7. I agree with others here that they will be used to have photos online and out there, but I guess it comes down to their consent. We have the ability to untagged ourselves from photos we may not like, but will they? Tricky subject but you’re the best to deal with it for your family #thatfridaylinky

  8. I don’t post identifying photos of my kids online, only if we’ve been on holiday or to a wedding. And that’s only because family who live far away have asked to see all the photos! I don’t begrudge people who do put photos of their kids online. I don’t, I don’t think there’s any specific reason. But then I don’t even like putting photos of myself online! #thefridaylinky

  9. As a parent of a 12 and almost 15 year old, I am rarely permitted to share photos of them. They on the other hand post selfies constantly on Snapchat and Instagram. I don’t have an issue with that, we regularly talk about online safety and my eldest has already proven she knows what to do if something goes wrong. I think given the age our children are growing up in, they won’t thing anything of it, but I suppose it’s wait and see #ThatFridayLinky xx

  10. This thing is we apply thought to this based on us ourselves not growing up in a digital age with social media. Most, if not all, children are growing up fully aware of social media and the sharing of photos and statuses. My 9 year old usually asks when I’ve taken a photo if I’m putting it on Facebook or Instagram – despite 90% of the photos I take never getting shred this way. But they are aware. This may mean they grow into a world expecting their childhood to already be on social media when they reach an age where they join that world. We recently had it with our teenagers, who have actually gone through our back catalogue of photos on there and tagged themselves into them!

  11. Again, I share the occasional picture of the kids on Facebook, to friends, but now, on my blog, I just use initials for both of them, and the only pictures I have used you could not identify them. #ThatFridayLinky

  12. I think we can get too paranoid about this, as we can with all new technology. People used to think the printing press would be the end of civilisation! That said, when I post pictures of my kids online it’s mostly the baby, I post fewer and fewer of my now 8 year old and I do ask her first. She doesn’t really understand all the implications yet but I want to start that conversation so she’s happy to say no later if she wants to. I also never use her real name or tag her in photos. The photo on my blog that got the most dubious response was one of my Mum! Perhaps we should be thinking about keeping grannies safe online.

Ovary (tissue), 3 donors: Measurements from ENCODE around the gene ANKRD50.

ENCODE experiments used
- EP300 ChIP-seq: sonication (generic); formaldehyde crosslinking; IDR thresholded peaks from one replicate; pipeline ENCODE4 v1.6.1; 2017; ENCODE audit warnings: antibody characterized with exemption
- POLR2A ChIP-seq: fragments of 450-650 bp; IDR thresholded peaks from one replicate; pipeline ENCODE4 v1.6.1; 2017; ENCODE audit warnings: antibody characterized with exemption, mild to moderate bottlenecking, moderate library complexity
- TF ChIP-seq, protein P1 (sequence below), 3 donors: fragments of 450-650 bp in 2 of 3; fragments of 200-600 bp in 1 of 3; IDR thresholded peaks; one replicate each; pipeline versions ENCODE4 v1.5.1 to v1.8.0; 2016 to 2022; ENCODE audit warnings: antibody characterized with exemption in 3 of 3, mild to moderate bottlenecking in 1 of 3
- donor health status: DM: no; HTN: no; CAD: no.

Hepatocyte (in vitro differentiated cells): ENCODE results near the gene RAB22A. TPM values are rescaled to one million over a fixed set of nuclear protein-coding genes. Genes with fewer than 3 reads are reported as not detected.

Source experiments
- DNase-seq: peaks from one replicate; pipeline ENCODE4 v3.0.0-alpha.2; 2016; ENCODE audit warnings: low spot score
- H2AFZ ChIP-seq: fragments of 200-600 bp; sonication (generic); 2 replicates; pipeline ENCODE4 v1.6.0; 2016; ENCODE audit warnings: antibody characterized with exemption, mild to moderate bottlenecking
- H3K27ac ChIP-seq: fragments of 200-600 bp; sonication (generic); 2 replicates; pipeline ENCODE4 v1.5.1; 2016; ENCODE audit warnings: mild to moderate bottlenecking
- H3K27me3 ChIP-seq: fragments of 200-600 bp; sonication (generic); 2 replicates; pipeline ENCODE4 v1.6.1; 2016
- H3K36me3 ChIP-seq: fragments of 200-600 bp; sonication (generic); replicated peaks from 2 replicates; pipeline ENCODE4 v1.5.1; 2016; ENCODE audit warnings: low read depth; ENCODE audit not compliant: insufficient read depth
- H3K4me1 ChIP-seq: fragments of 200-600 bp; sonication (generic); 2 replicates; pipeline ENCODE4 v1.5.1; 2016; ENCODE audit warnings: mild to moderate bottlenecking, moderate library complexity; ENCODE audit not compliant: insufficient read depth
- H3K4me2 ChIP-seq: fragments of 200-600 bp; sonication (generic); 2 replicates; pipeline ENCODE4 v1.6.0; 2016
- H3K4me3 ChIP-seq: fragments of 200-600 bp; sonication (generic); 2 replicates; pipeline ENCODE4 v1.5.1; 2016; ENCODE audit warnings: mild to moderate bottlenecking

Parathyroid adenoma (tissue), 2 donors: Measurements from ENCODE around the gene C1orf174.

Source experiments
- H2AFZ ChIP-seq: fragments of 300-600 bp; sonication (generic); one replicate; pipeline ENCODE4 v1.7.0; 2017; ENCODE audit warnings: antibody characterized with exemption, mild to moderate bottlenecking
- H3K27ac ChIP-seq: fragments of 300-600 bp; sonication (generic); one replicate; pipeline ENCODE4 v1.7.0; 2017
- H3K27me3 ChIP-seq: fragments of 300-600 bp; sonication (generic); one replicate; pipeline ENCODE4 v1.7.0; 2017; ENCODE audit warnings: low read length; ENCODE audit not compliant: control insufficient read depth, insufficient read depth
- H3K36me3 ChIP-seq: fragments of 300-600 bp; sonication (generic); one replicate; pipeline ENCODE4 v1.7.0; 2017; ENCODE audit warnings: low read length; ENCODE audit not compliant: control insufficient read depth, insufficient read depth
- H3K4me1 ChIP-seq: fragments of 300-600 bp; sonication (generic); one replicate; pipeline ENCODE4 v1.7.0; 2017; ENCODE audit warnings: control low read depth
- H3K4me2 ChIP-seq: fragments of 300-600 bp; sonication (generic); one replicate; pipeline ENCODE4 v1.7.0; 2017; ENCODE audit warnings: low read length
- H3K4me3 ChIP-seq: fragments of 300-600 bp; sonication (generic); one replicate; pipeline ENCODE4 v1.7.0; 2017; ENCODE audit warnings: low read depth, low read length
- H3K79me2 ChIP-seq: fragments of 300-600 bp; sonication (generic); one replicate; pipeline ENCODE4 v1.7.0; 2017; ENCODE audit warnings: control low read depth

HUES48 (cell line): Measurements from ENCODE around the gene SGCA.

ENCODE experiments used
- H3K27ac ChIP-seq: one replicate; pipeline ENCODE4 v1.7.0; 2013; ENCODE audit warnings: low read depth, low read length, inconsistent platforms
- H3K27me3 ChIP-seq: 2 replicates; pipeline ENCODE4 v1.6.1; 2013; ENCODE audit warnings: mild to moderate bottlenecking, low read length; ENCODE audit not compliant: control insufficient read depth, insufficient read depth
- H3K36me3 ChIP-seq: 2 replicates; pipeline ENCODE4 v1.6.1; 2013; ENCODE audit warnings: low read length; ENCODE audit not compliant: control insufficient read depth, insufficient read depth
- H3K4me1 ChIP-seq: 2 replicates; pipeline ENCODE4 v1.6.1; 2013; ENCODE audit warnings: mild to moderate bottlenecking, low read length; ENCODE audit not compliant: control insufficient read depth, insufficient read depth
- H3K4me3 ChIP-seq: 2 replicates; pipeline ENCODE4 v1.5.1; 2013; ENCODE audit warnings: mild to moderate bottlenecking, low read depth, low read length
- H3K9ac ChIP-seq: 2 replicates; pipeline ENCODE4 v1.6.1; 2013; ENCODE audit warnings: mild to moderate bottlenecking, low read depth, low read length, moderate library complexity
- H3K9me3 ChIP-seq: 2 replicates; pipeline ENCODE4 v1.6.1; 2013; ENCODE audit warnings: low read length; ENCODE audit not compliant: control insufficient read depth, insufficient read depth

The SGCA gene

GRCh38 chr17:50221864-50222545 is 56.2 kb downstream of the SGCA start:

1. I agree that seniors should be grouped in with the vulnerable! I’ve seen pictures of an elderly man with a young care aid online and it really disturbed me. There is much love in that relationship (I know them personally), but I still didn’t like that it was online without him knowing the implications, nor that it was even there.

  13. I can completely get this! I used to post multiple pictures on social media of my little one when he was first born – think it lasted up to a year old. I have stopped sharing so much but I think I did it back them because he was so damn cute and everything he did made me smile, so I wanted to share it. Having family all across the UK/World, I wanted to also share every little moment/milestone with them.

    But I’m definitely more aware of it on my blog now though, he appears often but not every post. If he wants to be removed when older, I’ll respect it.

  14. I wrote a piece on this before too. It’s a really interesting topic.

    My little man is 7 and gets power of Veto over everything. I stick by ’my rules’with the Boo, whos only 2.

    No bath shots online. That’s my cut off point.

  15. I have posted some pics of my kids on my blog, and without asking their permission. But I do make sure that you can’t see any logos on school uniform, and that there’s no nudity. Before my blog, I never took any photos. We still have not one picture of our family on the wall – it’s like we’re on the Witness Protection Programme. So, I hope when they grow up that my kids will be pleased to have some proof that they ever existed. Without a few pics on my blog, they might really query where they came from!